This is a 2 minute 8 second video explaining and demonstrating the Metaverse program in my classroom.
A Metaverse is a virtual classroom – similar to D2L and Elluminate. The similarity is the chance to interact with students virtually. The current software Open Wonderland (OWL) was developed by Sun Microsystems. The project was jettisoned when Oracle bought Sun. The project developers continued to develop the software as an open source toolkit for developing 3-D virtual worlds for use in education and business.
I was thrilled to present my Wonderland MiRTLE (Mixed Reality Teaching and Learning Environment) at the International Immersive Education Summit – the Media Grid – in Boston in May of 2011. I was so pleased to meet and work with the OWL developers of the software. Upon returning to my home school, the first thing I did was: Tear Down the Walls! It was a dramatic change. I took my classroom MiRTLE from the “traditional classroom seating arrangement” that is depicted in the video linked above, and transformed it into a beautiful outdoor scene.
I have worked in collaboration with St. Paul Community College’s Computer Graphics and Visualization Program for several years. Warren Shaeffer is the Program chair and Martin Hoerth is my technical assistant – I could not have done any of this without these two talented individuals. Warren is a consultant for Virtual Learning Labs, a company in St. Paul, MN. This is where I want to be after obtaining my MARA degree – working with these giants in Virtual Education and Training.
As Minneapolis Public Schools adds nodes to the Metaverse in additional high schools, and as we upgrade our server from OWL to RealXtend – another open source virtual world software. I loved the graphics of this software – the graphics are so lovely. Pasi Mattila from the Oulu, School of the Future in Finland demonstrated this platform for me. While OWL is looks “real-ish” – RealXtend takes on a more sci-fi fantasy look. The functionality as a interactive and collaborative teaching tool is still present – and more robust because it uses C++ as opposed to java scripting. This makes it a bit unwieldy for a non-programmer to go in and change the code. But my interest lies in archiving the experiences and activities of students inside of the VR learning environment.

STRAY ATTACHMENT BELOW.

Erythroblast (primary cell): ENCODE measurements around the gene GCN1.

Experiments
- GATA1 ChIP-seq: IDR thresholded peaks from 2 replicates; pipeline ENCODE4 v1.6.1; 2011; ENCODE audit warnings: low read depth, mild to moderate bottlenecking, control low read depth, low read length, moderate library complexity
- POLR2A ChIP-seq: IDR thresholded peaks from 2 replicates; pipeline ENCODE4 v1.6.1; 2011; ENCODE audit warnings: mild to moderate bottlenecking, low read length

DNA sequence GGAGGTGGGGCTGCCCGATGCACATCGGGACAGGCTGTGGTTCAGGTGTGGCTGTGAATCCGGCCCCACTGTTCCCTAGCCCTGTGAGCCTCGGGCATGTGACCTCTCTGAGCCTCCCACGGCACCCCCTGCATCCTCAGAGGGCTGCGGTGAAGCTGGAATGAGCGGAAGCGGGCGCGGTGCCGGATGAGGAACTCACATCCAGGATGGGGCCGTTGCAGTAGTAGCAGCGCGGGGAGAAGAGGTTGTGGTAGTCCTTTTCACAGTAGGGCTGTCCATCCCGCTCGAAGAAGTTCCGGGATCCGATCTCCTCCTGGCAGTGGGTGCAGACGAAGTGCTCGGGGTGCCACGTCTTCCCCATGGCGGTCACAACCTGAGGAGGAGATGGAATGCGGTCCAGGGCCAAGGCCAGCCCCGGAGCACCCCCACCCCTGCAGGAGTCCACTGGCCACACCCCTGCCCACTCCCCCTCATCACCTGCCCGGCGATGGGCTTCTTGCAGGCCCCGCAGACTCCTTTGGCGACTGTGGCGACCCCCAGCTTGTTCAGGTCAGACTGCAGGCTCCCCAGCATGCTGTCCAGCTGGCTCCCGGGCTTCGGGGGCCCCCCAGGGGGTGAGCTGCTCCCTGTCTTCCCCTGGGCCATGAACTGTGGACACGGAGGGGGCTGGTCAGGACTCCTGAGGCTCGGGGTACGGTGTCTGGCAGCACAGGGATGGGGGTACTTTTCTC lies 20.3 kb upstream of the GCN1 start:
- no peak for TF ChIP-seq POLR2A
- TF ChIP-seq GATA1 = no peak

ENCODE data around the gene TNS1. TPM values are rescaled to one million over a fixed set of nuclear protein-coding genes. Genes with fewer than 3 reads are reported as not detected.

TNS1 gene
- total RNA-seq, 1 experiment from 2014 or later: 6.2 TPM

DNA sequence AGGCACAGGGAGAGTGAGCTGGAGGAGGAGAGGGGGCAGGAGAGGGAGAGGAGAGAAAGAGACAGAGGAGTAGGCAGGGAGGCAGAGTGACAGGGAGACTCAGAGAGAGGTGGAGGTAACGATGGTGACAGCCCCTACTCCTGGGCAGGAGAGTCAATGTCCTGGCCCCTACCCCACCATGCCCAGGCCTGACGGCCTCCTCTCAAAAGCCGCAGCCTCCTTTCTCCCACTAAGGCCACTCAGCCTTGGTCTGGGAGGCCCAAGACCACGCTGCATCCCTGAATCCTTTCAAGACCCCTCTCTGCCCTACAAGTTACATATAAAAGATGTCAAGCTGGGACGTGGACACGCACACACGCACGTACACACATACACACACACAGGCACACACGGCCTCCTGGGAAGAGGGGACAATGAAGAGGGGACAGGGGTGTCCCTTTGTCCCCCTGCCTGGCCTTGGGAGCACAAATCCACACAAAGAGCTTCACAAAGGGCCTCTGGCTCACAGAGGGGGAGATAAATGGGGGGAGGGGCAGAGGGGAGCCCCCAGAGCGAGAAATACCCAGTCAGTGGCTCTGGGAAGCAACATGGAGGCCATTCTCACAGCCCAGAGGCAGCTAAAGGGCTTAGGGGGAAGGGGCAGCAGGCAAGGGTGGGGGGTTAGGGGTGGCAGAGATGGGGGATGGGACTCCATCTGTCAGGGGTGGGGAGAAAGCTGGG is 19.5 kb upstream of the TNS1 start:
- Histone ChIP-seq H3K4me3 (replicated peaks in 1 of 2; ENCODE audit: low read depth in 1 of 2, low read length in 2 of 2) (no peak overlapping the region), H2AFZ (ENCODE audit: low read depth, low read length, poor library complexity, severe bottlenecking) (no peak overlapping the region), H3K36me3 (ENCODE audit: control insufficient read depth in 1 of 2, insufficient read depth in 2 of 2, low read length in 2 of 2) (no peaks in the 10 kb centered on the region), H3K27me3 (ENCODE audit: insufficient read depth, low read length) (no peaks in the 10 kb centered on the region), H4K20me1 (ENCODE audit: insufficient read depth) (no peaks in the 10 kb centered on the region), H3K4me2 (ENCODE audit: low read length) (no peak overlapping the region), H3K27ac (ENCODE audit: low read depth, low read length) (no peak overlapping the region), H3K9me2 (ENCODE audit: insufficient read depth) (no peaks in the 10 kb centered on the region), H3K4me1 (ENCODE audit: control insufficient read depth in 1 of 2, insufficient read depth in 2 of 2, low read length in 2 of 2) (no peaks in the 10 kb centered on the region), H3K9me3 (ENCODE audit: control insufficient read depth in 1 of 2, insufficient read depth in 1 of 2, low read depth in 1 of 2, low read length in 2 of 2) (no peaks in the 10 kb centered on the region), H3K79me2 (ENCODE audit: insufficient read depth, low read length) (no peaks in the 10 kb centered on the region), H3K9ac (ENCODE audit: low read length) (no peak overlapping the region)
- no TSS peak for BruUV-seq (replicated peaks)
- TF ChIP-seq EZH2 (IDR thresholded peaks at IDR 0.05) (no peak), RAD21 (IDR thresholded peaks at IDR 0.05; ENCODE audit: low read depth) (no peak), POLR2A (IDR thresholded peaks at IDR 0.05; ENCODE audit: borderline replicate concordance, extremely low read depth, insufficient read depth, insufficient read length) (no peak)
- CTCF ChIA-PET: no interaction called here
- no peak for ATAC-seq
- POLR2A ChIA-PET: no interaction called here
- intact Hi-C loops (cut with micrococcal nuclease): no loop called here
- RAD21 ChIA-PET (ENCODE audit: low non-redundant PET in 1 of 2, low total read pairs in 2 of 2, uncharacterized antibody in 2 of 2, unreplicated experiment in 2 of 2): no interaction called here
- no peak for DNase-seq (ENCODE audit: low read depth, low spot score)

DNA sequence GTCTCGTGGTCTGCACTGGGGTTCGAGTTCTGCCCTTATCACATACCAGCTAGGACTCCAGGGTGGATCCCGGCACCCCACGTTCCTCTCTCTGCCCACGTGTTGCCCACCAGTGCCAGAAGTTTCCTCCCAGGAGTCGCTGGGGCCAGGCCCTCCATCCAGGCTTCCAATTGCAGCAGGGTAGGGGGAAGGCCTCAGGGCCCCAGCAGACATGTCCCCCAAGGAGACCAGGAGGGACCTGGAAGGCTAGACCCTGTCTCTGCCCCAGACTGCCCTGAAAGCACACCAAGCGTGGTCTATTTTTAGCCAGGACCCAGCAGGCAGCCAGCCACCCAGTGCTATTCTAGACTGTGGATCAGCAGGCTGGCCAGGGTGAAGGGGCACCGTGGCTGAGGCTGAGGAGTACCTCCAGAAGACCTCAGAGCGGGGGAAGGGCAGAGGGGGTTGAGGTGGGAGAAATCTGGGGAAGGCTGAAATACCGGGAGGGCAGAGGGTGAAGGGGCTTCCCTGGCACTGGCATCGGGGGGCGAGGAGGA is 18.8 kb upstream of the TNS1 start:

- Under the Water – Developed by LudoCraft – RealXtend Screenshot from http://www.ludocraft.com/realxtend.html
The ability of a virtual classroom to provide a meeting place, for sharing and communicating is remarkable. As a World of Warcraft player since launch, I know that what one does in a virtual world is as real as reality. Gamers may have experienced some of this “reality of the unreal” (an idea coined by Slavoj Zizek – a Slovenian philosopher) when they have jumped their character off the edge of a tall building, or cliff, and their stomach react in the same way as if one was riding a roller coaster.
I am looking forward to working with the students at St. Paul College this year to design (they will code) learning activities that supplement my units. An example would be a walk in camera facing a scene with some sort of motion – perhaps birds flying, or deers leaping across a field. Students could make adjustments to the shutter and aperture, checking on the exposure meter, and then “capture” the scene. This would project the “photo” for them to examine. They could experiment with the camera in three dimensions, in a safe, and fun, learning environment.